It wasn’t a perfect book for me though, that’s for sure. Whereas I found it entirely entertaining, I also found myself getting lost quite a bit; often being confused as to why/how they ended up somewhere, and how Harry gets away with imitating her sister for so long. I also felt like I needed to know the characters a bit better in order for me to get more invested in the story. 

The Daemoniac was however, a truly great read despite all of these things. It flowed nicely, and the pace was quick, and there was always something surprising lurking around the corner. 

I thought the way the author used the brilliance of Sherlock Holmes, and the horror of Jack the Ripper together was a great combination, and certainly like nothing I’ve read before. 

 

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Vintage Book Shop ~ Now Open!

As promised in my proposed schedule, I’m dedicating some posts to all the goings on in my Etsy vintage book shop. Because we all love vintage books, right!?

The past fortnight has been a bit slow, but then I wasn’t exactly expecting to be bombarded with orders so I’m pretty happy overall.

Items Sold:

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A friend of mine took a shine to Spike Milligan’s Adolf Hitler: My Part in his Downfall, and instead of selling it to her we agreed on a swap for an old SLR Camera she was going to put on Freecycle. Score.

I also sold the first Holmes & Watson story, A Study in Scarlet, so that’s 2/2 Penguin Classics gone. I knew they’d be popular but didn’t expect them to go that quickly. Must find more!

Items Added:

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Le Petite Lord Fauntleroy by Frances Hodgson Burnett, 1951 (in French, illustrated).

I love this book. Clearly, I can’t read French, but it’s a beautiful edition of the Children’s Classic. I hope this gets snapped up by someone who will love it!

 

The Complete Plays of Bernard Shaw, 1937

This is definitely a WOW book. The leather-bound cover complete with medallion on the frontispiece makes it look pretty grand. I can’t say I’ve ever been a fan of Bernard Shaw, so I want it to go to a home that will appreciate it more.

You can view my shop here.

If you have an Etsy store, link me and I’ll follow you 🙂

[Out Tomorrow!] A coffin and pleasant pheasant sandwiches: The Dead in Their Vaulted Arches (Flavia de Luce #6) by Alan Bradley

cover35827-mediumBishop’s Lacey is never short of two things: mysteries to solve and pre-adolescent detectives to solve them. In this New York Times bestselling series of cozy mysteries, young chemist and aspiring detective Flavia de Luce once again brings her knowledge of poisons and her indefatigable spirit to solve the most dastardly crimes the English countryside has to offer, and in the process, she comes closer than ever to solving her life’s greatest mystery–her mother’s disappearance. . .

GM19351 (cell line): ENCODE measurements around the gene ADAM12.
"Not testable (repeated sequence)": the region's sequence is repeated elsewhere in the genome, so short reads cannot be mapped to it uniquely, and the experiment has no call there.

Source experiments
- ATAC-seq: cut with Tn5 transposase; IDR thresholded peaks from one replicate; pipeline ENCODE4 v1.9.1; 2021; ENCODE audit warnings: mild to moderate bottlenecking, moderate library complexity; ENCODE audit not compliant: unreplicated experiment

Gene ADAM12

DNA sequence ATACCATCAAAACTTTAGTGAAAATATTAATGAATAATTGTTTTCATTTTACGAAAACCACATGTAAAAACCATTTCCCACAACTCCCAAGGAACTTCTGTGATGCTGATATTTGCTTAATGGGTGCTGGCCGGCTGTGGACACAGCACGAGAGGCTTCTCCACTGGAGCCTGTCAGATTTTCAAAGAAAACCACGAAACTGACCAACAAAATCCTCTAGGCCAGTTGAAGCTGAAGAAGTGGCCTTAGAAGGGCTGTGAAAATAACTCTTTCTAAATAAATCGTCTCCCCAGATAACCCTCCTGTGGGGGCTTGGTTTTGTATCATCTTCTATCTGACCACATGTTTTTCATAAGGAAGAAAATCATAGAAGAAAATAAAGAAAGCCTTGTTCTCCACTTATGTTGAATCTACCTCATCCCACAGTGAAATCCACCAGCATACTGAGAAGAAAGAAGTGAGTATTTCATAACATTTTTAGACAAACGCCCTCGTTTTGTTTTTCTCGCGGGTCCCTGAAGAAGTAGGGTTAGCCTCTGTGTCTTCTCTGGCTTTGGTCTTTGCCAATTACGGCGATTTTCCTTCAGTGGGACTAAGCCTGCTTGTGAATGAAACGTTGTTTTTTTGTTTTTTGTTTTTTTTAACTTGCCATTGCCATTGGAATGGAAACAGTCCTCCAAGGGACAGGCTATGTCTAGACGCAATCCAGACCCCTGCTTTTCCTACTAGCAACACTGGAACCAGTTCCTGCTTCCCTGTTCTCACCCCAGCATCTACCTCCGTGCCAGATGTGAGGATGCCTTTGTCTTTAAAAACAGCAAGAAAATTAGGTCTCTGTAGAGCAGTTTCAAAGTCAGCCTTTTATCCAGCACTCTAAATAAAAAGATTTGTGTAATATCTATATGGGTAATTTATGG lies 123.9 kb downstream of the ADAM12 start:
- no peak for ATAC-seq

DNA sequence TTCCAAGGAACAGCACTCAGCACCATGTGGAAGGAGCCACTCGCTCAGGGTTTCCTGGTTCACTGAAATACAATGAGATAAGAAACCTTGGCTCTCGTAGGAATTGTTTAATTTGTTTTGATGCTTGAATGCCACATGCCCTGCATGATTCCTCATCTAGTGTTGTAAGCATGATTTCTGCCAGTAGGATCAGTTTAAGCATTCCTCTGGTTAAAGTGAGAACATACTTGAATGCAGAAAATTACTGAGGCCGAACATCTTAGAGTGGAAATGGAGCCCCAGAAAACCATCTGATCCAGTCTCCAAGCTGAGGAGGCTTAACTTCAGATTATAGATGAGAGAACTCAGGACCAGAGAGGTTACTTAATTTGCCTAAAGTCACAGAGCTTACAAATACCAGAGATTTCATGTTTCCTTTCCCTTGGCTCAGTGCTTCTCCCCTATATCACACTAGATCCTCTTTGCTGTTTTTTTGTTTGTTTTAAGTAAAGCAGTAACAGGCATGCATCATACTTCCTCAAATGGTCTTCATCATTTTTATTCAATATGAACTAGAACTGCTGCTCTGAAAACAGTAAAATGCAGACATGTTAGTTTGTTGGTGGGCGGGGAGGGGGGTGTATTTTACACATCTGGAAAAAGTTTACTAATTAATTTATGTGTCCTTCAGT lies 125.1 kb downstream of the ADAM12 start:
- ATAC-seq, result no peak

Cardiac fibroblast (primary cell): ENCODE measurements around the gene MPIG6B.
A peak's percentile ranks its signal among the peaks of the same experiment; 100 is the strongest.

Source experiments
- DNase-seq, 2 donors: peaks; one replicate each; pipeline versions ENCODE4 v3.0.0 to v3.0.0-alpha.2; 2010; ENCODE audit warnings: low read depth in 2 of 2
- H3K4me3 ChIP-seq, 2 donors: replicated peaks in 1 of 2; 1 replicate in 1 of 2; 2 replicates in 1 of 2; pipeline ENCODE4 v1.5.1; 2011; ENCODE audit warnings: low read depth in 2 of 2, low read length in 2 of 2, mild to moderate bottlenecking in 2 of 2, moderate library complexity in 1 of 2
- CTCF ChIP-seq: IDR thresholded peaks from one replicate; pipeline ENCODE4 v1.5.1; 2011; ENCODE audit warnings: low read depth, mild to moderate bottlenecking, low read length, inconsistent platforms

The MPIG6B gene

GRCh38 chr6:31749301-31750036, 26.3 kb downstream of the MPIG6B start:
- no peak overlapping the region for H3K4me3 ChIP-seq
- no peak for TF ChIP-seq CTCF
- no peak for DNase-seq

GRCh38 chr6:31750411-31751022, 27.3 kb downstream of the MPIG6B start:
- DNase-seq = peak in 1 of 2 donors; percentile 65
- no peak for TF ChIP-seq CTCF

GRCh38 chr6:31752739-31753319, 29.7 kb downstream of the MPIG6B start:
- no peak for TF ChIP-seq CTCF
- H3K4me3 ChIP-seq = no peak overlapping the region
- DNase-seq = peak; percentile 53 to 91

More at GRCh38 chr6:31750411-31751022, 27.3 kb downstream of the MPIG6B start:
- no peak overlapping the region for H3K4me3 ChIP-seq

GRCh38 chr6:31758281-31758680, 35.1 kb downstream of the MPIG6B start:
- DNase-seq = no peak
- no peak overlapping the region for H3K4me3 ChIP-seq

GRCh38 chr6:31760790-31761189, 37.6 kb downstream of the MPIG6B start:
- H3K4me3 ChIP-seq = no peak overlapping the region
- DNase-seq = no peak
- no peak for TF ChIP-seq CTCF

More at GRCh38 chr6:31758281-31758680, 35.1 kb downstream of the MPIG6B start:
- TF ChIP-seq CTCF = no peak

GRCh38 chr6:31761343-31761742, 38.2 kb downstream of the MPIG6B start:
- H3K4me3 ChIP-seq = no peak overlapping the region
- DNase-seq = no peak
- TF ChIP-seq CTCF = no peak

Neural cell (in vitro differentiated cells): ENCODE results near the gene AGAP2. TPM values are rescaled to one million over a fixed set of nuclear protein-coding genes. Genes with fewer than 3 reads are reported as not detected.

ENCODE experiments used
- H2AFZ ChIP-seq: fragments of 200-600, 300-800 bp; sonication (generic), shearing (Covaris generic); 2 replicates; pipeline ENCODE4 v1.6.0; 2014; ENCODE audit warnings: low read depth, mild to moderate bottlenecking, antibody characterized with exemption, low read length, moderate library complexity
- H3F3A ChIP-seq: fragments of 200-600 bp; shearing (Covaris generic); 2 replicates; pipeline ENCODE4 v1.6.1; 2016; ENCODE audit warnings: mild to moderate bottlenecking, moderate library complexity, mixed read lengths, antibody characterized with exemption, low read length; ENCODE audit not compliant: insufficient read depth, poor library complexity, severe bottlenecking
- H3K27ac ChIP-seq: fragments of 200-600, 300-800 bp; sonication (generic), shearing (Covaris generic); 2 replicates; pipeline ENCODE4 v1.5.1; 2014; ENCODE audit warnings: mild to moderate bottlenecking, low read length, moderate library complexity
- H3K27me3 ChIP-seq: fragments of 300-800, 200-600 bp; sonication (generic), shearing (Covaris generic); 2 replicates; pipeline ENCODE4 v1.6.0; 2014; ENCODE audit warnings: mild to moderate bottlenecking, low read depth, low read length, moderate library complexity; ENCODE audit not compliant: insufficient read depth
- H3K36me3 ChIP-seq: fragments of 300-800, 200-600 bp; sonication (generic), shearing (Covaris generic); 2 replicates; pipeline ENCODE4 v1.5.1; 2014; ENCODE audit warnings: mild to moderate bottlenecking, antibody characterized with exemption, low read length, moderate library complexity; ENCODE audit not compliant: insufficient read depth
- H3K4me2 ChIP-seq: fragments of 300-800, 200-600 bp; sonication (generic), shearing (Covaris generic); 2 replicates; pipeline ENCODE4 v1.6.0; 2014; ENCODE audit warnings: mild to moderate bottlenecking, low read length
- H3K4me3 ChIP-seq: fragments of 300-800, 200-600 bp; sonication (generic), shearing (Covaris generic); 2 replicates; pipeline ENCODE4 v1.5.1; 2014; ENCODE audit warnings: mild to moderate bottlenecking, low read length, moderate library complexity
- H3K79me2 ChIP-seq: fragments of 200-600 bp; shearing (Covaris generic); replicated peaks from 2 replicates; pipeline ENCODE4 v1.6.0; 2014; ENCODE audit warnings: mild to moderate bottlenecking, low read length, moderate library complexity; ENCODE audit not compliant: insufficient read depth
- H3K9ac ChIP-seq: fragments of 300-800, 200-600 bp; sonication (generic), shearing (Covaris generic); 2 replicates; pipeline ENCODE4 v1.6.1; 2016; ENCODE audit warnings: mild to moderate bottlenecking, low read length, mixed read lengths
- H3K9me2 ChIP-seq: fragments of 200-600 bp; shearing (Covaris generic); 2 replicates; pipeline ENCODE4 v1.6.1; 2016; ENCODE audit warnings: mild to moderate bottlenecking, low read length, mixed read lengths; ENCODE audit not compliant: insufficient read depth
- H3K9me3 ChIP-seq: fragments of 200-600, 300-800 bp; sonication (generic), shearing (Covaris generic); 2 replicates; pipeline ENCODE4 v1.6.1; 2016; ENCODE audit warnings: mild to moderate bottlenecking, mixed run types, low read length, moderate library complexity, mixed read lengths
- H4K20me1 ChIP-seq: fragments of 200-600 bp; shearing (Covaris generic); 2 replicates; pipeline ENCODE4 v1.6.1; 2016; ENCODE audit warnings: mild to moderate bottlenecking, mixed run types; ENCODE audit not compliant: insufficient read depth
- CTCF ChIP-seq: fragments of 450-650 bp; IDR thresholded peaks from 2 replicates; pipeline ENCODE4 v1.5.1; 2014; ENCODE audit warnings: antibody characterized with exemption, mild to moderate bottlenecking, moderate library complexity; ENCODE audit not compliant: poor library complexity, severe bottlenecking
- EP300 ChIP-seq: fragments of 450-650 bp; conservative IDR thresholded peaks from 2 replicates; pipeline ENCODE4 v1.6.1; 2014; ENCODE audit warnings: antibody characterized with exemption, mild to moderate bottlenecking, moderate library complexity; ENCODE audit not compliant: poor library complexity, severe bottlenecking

How have I never come across Alan Bradley or the Flavia de Luce books before now? Seriously, I have been missing out.

I’ll be honest, I knew nothing about this book when I requested it. I fell in love with the cover and was intrigued by the synopsis. I didn’t realise it was book 6 in a series, but it turns out that it really didn’t matter. (WIN!)

***Slight Spoiler Ahead***

Flavia de Luce is an 11 year old with an insatiable desire to solve mysteries and the strange going-ons in her picturesque English village of Bishop’s Lacey. I fell in love with her instantly. She’s witty, tenacious and doggedly independent with a fiery, yet caring spirit.

At the beginning of this installment, Flavia and her father are at the train station for the long-awaited return of her mother. Her mother has been missing for over 10 years, which was a mystery in itself. Unfortunately, it’s also a mystery that will remain unsolved for the time being as Harriett de Luce arrives home in a coffin. At the same time, a man is pushed onto the tracks and killed but no one seems to have witnessed anything, and Winston Churchill is whispering about liking pheasant sandwiches! Somehow these things are connected.

The Dead in Their Vaulted Arches was such a fun read. It’s been a long time since I’ve read a book with such great imagery and humour. She may be 11 years old, but Flavia can see the world ‘as a mixture of paints, or fluids, in a spinning centrifuge’, she can describe someone’s expression as ‘a photographic negative of his soul’ and when the shit hits the fan she just wants ‘to curl up like a salted slug and die.’ 😦 I get the feeling that Flavia feels isolated by her own age (or lack there of), and the stiff upper-lip of the middle-class life she was born into.

Despite not finding the actual mystery of the book all that thrilling, I couldn’t help getting swept away with the characters. I loved that Flavia has a chicken called Esmerelda and a bicycle called Gladys but could whip up a fatal poison in a matter of minutes.

Think Young Sherlock Holmes meets Veronica Mars and you’re there. I’m off to find the first 5 books now. Tally ho, jolly good show!

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Disclosure: I received an advanced copy from the Publisher/Author in exchange for an HONEST review. Many Thanks!
Title: The Dead in Their Vaulted Arches (Flavia de Luce #6)
Author: Alan Bradley
Details: Hardback, 336 pages
Publication Date: January 14th 2014 by Delacorte Press
My Rating: 4/5
If you liked this try: Look into my Eyes by Lauren Child